Here’s the part that fans never get to see. After Tyler was selected, several days went by with only phone calls and text messages from his scout and no word on the contract, a physical, where he was headed, or anything else. Finally he was told by his scout that he would be going down to St. Lucie for his physical, and that from there a determination would be made as to whether he would head to Kingsport, Brooklyn or, worst of all, the GCL. The Gulf Coast League—also known as the Gulf Roast League because its games are played at noon in 100-degree Florida heat with no fans present—is the worst place to start a career. Because Tyler was a senior, I saw the GCL as a very remote possibility given his advanced age and skill set. The guy is a workhorse and throws 93-95 with a devastating breaking ball. Like other D-II prospects before him—J.D. Martinez, Tommy Kahnle, Miles Mikolas, Mike Fiers, and Carlos Asuaje—he fell in the draft because he wasn’t scouted extensively, or because it’s tough to gauge D-II talents against the inferior competition they face.
Most players, regardless of draft round, have the honor of attending a mini-signing ceremony with their family where they put on their club’s cap and sign the paperwork. This time around, it didn’t happen, and Tyler just signed his paperwork at the field after his physical, which was disappointing. He was flown down to Florida five days after being picked, and much to my surprise the club did not have a general idea of which club to assign him to, perhaps because the Mets didn’t anticipate that Tyler would be available so late. Much to our chagrin, Tyler was sent to the GCL, but hey, at least he was drafted ahead of Johnny Manziel.
(As an aside, I think it’s a disgrace that Manziel was selected before the 40th round. Kids work their entire lives to be selected. Manziel, who has zero interest in playing, was taken in the 28th round, which sends the message to the 12 kids subsequently taken by the Padres that they have almost no chance of making it because San Diego felt that a publicity stunt was more valuable than taking or rewarding a talented baseball player. If they’d done it in round 40, I wouldn’t have had any qualms about it. Nor do I mind that the Rangers took Russell Wilson in the rule 5 draft last December. Bringing in a champion and a quality person, if for no reason other than to build relationships and help kids develop off the field, is the kind of thing winning clubs do. Johnny Manziel is not Russell Wilson, and the Padres are not the Rangers. End of rant.)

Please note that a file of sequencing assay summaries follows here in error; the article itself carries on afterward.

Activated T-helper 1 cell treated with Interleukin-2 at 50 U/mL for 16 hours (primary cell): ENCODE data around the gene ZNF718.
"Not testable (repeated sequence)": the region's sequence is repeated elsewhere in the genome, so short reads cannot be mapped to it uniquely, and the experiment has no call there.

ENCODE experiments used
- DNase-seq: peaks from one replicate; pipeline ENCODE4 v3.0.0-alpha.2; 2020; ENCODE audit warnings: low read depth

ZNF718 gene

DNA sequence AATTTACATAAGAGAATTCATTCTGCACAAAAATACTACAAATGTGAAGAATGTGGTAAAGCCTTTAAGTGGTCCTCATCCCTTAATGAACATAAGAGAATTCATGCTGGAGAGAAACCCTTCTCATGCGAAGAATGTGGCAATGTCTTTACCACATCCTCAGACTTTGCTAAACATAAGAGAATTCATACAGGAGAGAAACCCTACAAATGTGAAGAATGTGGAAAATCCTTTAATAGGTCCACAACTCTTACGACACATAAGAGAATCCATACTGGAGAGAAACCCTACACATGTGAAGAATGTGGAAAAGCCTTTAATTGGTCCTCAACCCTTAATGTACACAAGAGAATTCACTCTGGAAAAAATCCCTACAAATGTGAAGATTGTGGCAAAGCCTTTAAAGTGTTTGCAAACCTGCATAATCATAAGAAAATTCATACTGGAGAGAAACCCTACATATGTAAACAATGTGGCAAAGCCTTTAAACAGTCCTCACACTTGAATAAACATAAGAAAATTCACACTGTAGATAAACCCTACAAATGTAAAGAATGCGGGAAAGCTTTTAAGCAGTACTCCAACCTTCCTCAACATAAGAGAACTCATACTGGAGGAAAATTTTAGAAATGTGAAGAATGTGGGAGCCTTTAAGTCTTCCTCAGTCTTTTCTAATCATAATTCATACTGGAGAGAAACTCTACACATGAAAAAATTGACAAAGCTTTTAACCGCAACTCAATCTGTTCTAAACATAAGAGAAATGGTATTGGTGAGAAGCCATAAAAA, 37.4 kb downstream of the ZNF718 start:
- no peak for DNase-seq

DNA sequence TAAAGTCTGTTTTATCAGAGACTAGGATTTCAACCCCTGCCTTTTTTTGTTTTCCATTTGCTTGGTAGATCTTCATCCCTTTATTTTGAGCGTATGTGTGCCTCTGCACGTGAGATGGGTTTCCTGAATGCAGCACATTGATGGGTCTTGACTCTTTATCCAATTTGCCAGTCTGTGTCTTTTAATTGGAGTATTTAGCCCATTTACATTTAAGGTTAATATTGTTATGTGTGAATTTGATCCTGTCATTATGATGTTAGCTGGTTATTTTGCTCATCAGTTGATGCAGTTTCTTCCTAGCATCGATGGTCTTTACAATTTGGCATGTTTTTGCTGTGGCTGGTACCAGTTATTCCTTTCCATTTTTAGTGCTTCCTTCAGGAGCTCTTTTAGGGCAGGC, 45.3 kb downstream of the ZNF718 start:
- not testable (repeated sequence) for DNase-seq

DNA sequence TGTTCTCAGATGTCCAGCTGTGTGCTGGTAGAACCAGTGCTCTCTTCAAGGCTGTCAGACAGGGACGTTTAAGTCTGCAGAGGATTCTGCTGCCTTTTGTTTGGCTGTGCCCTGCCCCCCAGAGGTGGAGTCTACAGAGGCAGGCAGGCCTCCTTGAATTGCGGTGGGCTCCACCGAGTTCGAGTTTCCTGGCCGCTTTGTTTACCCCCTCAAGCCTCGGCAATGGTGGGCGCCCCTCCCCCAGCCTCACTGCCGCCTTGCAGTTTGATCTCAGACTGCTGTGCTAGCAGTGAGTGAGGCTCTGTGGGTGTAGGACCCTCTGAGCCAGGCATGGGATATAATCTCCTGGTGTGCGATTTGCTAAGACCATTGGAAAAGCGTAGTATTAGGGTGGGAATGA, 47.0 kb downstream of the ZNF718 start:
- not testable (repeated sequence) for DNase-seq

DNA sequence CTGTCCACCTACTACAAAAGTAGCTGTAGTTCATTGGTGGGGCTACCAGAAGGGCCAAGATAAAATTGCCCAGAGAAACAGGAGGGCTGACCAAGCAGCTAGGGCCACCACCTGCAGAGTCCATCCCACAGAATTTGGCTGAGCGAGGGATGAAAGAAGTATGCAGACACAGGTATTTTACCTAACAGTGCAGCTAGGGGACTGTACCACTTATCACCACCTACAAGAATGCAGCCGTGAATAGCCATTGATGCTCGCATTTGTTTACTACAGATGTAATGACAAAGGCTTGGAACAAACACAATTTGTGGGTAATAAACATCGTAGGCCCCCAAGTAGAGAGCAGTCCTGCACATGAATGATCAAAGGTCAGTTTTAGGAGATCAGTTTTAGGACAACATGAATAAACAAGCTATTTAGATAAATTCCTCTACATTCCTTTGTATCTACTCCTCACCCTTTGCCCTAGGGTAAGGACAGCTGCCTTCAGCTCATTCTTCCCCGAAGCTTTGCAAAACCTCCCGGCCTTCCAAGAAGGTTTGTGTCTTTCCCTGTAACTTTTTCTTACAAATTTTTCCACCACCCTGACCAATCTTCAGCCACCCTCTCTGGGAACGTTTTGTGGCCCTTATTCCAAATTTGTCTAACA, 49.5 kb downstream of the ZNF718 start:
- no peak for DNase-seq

GCL life can be hell for a player, particularly a senior sign. Each morning the player wakes up at 5 AM to catch a shuttle to the field, since almost no players have cars. Every player has a roommate at a hotel (definitely not a five-star) and is usually at the field until 5 PM. Minor-league salaries in the GCL are $1100 a month, which nets around $400 per check. The first $200 of that check goes to the team hotel, which leaves players with $200 a month to live on. Clubbie fees are $35 a month, which leaves $165. Imagine being a senior sign with no agent. Then what would you do?
I have no idea how players are able to live off of that meager amount. Nutrition is a big issue for players, since out of the $400 they get around $10 per day for food. When I hear from some players that they don’t need an agent until A-ball, I laugh. An agent can certainly assist a player with basic expenses when he’s netting $165 a month in the GCL. Even a $500 endorsement of any kind helps immensely, as does getting free gear or having your agent nearby so you can meet him for dinner or come to his house (which is rare). It’s a difficult life.